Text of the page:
Jesus: Father, Husband, Family Man

New Book Casts Christian Savior as Everyman

By Raphael Magarik

Published May 20, 2012, issue of May 25, 2012.
  • Print
  • Share Share
  • Multi Page

“The Jesus Discovery: The Resurrection Tomb that Reveals the Birth of Christianity”
By James D. Tabor and Simcha Jacobovici
Simon & Schuster, 272 pages, $27.95

Simcha Jacobovici
courtesy of associated producers
Simcha Jacobovici

In 1835, David Strauss published “The Life of Jesus Critically Examined,” which debunked the miraculous elements of the New Testament and inaugurated the modern recovery of the “real Jesus.” Strauss was trained in philology and textual criticism, but he was not primarily bothered by contradictions among the different sources of the New Testament, or by the gap between those literary records and the historically verifiable events of Jesus’ life. Rather, as he wrote in the introduction to “The Life of Jesus,” what worried him was “a discrepancy between the representations of those ancient records… and the notions of more advanced periods of mental development.”

In other words, in 1835, Jesus seemed passé. It was not that his miracles were weakly attested; it was that multiplying loaves and resurrecting corpses embarrassed modern reason. If Strauss could show that the miracles were the myths of primitive ancients, he could rescue the eternal idea behind the fiction. The search for a historical Jesus was not, paradoxically, an attempt to place Jesus in first-century Roman Judea — a stew of mystery cults, imperial decadence and revolutionary violence — but to save him from that history.

Archaeological bric-a-brac makes up the bulk of James Tabor and Simcha Jacobovici’s “The Jesus Discovery,” which on February 28 became the latest entry into the Historical Jesus Sweepstakes. (It is almost certainly eclipsed by now; in America, theories about Jesus spring up almost as quickly as new strains of Protestantism.) The book tells the story of two tombs in the Talpiot neighborhood of Jerusalem. According to the authors, the first tomb, which was excavated in 1980, contained Jesus’ bones. The second features an impressive Greek inscription and a drawing of a fish expelling Jonah.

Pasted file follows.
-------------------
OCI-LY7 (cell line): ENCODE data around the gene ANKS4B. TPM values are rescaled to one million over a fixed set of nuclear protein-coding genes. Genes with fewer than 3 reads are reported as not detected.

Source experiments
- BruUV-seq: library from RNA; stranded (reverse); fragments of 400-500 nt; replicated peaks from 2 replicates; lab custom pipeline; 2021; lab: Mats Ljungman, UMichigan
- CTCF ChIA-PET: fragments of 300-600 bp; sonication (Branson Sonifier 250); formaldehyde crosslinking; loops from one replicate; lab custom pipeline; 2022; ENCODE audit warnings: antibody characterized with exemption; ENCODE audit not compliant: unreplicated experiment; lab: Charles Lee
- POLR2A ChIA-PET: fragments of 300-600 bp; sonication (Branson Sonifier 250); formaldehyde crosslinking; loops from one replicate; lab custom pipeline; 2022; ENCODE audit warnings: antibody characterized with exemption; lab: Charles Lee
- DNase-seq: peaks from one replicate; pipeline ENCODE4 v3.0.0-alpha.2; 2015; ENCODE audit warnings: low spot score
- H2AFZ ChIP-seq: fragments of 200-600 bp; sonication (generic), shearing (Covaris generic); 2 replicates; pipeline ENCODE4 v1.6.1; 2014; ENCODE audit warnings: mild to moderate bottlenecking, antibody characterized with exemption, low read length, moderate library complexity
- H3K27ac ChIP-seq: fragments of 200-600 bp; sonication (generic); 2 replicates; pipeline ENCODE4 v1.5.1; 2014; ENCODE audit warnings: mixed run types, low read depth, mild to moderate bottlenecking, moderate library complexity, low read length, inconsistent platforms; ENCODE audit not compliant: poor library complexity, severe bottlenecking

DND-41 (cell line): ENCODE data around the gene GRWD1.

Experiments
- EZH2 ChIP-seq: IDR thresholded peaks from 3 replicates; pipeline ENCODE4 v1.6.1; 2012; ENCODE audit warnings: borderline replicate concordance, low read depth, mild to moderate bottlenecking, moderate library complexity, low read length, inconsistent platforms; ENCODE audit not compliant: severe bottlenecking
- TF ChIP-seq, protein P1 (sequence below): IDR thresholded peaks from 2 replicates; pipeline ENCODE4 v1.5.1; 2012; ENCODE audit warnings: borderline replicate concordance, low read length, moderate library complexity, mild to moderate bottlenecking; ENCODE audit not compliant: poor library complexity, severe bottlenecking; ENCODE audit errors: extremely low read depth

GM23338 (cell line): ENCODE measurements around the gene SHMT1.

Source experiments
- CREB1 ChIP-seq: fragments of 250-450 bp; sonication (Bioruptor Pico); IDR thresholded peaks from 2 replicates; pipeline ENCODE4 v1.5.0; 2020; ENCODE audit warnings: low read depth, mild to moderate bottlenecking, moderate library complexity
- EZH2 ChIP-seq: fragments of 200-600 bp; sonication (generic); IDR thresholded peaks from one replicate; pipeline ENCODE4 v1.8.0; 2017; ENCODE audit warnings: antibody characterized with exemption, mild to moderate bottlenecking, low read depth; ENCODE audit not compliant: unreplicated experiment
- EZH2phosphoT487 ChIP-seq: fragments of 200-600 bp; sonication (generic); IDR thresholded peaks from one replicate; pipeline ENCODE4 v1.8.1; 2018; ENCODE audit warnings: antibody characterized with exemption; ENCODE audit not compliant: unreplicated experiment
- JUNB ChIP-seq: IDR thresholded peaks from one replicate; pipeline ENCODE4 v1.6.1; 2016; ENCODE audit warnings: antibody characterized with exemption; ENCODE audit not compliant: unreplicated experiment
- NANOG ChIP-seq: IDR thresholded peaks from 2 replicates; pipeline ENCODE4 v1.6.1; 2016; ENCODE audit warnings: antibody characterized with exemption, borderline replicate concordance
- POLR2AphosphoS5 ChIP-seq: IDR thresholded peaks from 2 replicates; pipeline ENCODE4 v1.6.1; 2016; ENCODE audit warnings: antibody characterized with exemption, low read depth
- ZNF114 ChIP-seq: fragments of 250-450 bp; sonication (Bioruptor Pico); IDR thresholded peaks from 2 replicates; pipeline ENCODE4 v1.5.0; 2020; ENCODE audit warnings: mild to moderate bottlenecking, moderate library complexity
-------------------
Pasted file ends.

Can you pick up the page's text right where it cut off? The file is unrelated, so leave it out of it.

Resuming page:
Tabor is chair of the department of religious studies at the University of North Carolina at Charlotte, and Jacobovici is a television producer. Together, their résumés give a feel for the book’s blend of footnotes and hype. They argue in great detail for the authenticity of their “findings,” which lead to innumerable technicalities: the percentage of first-century Jews named “Jesus,” for instance (roughly 4%), and the results of a DNA test of samples from the first tomb’s ossuaries (which, though inconclusive, are reported down to the last nucleobase). But the authors of “The Jesus Discovery” also have higher theological purposes.

On the basis of these tombs, Jacobovici and Tabor argue that Jesus was married to Mary Magdalene and had children. They also think that he was buried by his followers, and thus that the earliest Christians did not believe in bodily resurrection. Later, they speculate, relying on the Gnostic Gospels (a set of subversive and marginal early Christian texts), that under the influence of Pauline misogyny and later asceticism, Christians suppressed the role of Mary Magdalene.

Similarly, Jacobovici and Tabor believe that early, “authentic” Christianity understood resurrection as a spiritual event, the elevation of the immortal soul after death; Gospel writers and theologians living after Jesus died mangled the received account, mistaking resurrection for a crude revival of Jesus’ actual, physical body. Like Strauss, Tabor and Jacobovici see these arguments as rescuing the true, early Christianity from the misogyny and literalism of late antiquity.